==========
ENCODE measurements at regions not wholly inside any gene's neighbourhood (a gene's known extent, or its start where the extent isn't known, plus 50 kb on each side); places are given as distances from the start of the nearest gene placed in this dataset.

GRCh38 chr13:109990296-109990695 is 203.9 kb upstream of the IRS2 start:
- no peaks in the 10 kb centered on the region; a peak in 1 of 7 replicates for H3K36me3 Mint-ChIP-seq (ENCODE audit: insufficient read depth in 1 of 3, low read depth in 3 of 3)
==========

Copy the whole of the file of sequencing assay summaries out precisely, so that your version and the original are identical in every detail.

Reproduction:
ENCODE measurements at regions not wholly inside any gene's neighbourhood (a gene's known extent, or its start where the extent isn't known, plus 50 kb on each side); places are given as distances from the start of the nearest gene placed in this dataset.

GRCh38 chr13:109990296-109990695 is 203.9 kb upstream of the IRS2 start:
- no peaks in the 10 kb centered on the region; a peak in 1 of 7 replicates for H3K36me3 Mint-ChIP-seq (ENCODE audit: insufficient read depth in 1 of 3, low read depth in 3 of 3)